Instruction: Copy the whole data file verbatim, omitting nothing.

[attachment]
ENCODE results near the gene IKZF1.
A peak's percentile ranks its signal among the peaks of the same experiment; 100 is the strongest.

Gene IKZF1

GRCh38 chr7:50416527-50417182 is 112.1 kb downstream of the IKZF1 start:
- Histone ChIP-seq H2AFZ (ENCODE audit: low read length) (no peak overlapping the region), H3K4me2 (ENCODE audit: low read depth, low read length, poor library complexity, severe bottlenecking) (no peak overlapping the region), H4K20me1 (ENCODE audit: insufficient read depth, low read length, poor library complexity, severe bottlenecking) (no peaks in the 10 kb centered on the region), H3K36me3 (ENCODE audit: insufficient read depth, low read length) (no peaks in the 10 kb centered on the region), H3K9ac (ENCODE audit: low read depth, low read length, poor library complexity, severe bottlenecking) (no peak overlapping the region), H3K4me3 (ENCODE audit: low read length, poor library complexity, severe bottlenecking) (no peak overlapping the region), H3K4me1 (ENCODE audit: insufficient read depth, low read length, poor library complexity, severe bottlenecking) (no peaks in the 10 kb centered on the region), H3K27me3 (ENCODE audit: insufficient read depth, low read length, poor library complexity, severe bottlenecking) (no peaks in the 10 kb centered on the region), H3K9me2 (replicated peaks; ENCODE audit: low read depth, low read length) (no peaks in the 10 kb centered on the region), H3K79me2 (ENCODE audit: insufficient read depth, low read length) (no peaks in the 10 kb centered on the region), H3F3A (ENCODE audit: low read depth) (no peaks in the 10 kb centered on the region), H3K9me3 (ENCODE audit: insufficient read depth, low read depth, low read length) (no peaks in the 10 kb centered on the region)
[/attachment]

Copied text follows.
ENCODE results near the gene IKZF1.
A peak's percentile ranks its signal among the peaks of the same experiment; 100 is the strongest.

Gene IKZF1

GRCh38 chr7:50416527-50417182 is 112.1 kb downstream of the IKZF1 start:
- Histone ChIP-seq H2AFZ (ENCODE audit: low read length) (no peak overlapping the region), H3K4me2 (ENCODE audit: low read depth, low read length, poor library complexity, severe bottlenecking) (no peak overlapping the region), H4K20me1 (ENCODE audit: insufficient read depth, low read length, poor library complexity, severe bottlenecking) (no peaks in the 10 kb centered on the region), H3K36me3 (ENCODE audit: insufficient read depth, low read length) (no peaks in the 10 kb centered on the region), H3K9ac (ENCODE audit: low read depth, low read length, poor library complexity, severe bottlenecking) (no peak overlapping the region), H3K4me3 (ENCODE audit: low read length, poor library complexity, severe bottlenecking) (no peak overlapping the region), H3K4me1 (ENCODE audit: insufficient read depth, low read length, poor library complexity, severe bottlenecking) (no peaks in the 10 kb centered on the region), H3K27me3 (ENCODE audit: insufficient read depth, low read length, poor library complexity, severe bottlenecking) (no peaks in the 10 kb centered on the region), H3K9me2 (replicated peaks; ENCODE audit: low read depth, low read length) (no peaks in the 10 kb centered on the region), H3K79me2 (ENCODE audit: insufficient read depth, low read length) (no peaks in the 10 kb centered on the region), H3F3A (ENCODE audit: low read depth) (no peaks in the 10 kb centered on the region), H3K9me3 (ENCODE audit: insufficient read depth, low read depth, low read length) (no peaks in the 10 kb centered on the region)